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Problem and Unwanted Bees

Do you have unwanted bees that need to be removed? Please read the information below, then use the links for more information or to find someone who can help.

Step 1: Confirm that you are dealing with honey bees.

Most beekeepers will work with honey bees, but not wasps and hornets. Before you call a beekeeper, confirm that you have honey bees. Take a photo if you can, even of a dead bee – it will help the beekeeper know what they are dealing with and may save them a trip.


This is NOT a honey bee. It is a wasp called a yellow jacket. Notice that it is striking yellow and black and is hairless. Yellow jacket colonies become nuisances near the end of summer, but they will die over winter. If they are in a location where they are a problem, you can remove them by spraying them or calling an exterminator. (Use appropriate spray and follow directions to avoid harming non-target insects.)

Other types of Michigan bees can be seen on this MSU poster.


This is a honey bee. Note that she is fuzzy and amber/dark brown striped (not yellow and black). If your bees look like this, then you can call a beekeeper. Even though honey bees are lovely animals that help pollinate our food, they can be problems when they take up residence in or near our homes.

Other types of Michigan bees can be seen on this MSU poster.

Step 2: Determine if you have a swarm or an established colony.

In a swarm of honey bees the bees will be out in the open – they will often be hanging from a tree or other upright object; you'll see the bees clinging together like in the photos below.

Swarming is a natural event. The bees are on their way to a new home and are simply on a "layover" that may last from several hours to a day or two. Depending on the time of year, you might find a beekeeper happy to take care of your swarm at no charge to you. Check our Swarm Removal List to find a beekeeper in your area. If there is no one listed for your area, contact the beekeeping club that is nearest to you.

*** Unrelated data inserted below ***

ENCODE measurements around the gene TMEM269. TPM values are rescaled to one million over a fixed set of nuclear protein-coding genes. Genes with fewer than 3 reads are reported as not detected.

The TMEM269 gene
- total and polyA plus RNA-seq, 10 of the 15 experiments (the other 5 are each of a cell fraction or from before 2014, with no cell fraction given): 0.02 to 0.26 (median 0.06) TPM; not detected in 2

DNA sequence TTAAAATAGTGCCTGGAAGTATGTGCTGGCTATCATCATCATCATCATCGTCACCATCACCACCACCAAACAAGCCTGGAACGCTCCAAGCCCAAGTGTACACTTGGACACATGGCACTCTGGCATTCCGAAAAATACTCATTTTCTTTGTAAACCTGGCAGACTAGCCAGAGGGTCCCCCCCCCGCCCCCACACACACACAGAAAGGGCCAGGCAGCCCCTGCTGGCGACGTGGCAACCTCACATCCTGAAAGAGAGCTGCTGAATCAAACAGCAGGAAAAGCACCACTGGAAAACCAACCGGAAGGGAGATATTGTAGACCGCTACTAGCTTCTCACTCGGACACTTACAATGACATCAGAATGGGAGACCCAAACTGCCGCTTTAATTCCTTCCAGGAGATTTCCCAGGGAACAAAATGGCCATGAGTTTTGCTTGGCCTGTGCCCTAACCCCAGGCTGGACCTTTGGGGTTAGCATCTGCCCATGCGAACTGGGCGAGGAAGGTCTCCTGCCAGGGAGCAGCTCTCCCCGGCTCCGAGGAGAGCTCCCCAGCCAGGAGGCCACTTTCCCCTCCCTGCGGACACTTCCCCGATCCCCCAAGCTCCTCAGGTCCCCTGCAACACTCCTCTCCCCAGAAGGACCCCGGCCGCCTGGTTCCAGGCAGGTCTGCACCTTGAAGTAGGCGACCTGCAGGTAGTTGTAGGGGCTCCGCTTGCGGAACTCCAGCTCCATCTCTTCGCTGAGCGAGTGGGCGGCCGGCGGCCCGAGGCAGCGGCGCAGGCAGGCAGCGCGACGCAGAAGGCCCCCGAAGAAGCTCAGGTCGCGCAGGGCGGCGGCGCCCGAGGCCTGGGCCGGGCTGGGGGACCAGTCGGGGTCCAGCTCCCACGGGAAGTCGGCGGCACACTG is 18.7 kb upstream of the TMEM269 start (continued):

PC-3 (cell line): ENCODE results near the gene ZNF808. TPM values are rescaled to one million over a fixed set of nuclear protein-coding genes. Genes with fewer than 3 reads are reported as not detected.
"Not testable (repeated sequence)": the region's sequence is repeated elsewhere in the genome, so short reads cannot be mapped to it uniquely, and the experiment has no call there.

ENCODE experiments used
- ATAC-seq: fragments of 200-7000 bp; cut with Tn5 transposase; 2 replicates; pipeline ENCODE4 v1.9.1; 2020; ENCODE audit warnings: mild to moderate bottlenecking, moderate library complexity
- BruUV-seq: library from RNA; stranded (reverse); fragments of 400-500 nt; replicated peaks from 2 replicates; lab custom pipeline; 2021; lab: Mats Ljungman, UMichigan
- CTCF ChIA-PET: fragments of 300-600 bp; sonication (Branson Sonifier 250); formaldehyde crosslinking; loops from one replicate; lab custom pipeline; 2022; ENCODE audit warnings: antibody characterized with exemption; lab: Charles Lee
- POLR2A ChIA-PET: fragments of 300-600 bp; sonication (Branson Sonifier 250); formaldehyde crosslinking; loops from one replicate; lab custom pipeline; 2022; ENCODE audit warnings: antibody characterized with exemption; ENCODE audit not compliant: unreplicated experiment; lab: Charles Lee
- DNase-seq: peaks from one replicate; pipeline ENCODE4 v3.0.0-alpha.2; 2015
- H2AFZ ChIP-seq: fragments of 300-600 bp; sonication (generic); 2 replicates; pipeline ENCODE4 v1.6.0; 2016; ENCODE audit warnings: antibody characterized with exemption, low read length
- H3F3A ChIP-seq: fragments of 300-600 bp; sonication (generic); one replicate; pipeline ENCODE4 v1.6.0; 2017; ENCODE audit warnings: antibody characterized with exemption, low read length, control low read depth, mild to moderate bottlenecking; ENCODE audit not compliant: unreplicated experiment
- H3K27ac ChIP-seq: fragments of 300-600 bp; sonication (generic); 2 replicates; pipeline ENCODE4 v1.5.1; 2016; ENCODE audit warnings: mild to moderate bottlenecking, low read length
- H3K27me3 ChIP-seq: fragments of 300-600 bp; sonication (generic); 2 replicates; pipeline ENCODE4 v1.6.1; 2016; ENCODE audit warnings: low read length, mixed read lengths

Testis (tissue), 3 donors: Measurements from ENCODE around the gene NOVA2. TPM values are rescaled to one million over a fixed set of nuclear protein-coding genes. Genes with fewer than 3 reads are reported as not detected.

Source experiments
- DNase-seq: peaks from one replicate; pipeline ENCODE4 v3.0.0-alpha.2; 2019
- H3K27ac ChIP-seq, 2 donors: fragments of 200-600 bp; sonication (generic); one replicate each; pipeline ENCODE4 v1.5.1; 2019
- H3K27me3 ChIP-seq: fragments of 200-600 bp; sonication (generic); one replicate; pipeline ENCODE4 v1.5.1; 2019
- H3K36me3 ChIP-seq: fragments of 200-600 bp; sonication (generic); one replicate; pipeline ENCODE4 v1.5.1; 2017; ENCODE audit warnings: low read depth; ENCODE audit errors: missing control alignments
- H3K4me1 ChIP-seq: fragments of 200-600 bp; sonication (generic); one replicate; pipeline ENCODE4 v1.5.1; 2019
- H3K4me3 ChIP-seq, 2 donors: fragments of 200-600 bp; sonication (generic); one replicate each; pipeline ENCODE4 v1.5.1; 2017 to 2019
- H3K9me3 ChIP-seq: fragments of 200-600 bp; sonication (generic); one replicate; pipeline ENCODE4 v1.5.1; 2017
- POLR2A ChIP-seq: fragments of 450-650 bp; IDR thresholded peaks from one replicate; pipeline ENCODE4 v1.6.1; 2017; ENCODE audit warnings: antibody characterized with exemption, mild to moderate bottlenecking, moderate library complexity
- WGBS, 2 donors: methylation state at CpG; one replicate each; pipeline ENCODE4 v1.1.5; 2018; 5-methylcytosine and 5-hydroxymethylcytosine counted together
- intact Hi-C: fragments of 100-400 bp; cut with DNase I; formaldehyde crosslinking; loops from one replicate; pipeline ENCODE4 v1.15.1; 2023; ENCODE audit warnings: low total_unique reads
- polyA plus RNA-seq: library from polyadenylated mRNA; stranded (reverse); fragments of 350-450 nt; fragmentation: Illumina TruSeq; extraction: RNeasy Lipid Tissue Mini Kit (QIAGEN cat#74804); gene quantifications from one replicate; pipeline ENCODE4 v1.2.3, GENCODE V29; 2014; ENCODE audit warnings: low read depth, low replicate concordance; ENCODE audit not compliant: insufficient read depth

In a swarm of honey bees the bees will be out in the open – they will often be hanging from a tree or other upright object; you'll see the bees clinging together like in the photos at right.

Depending on the time of year, you might find a beekeeper happy to take care of your swarm at no charge to you. Check our Swarm Removal List to find a beekeeper in your area. If there is no one listed for your area, contact the beekeeping club that is nearest to you.




An established colony will have honey and comb and be living and storing food in their location (compared to a swarm, which is hanging out temporarily while they look for a new home). An established colony may be living in the walls of a building, under a deck, in a tree, etc. 

If you have an established colony, you will need a “cut out”. This is very different from swarm removal. It is much more work to remove a colony; you can expect to be charged for this service.

If you have bees in the walls of your house, you will have to have them removed – killing the colony often results in worse problems as the unprotected nest will attract a multitude of pests. To find a beekeeper who does removals, check our Cut-out ListIf there is no one listed for your area, contact the beekeeping club that is nearest to you.




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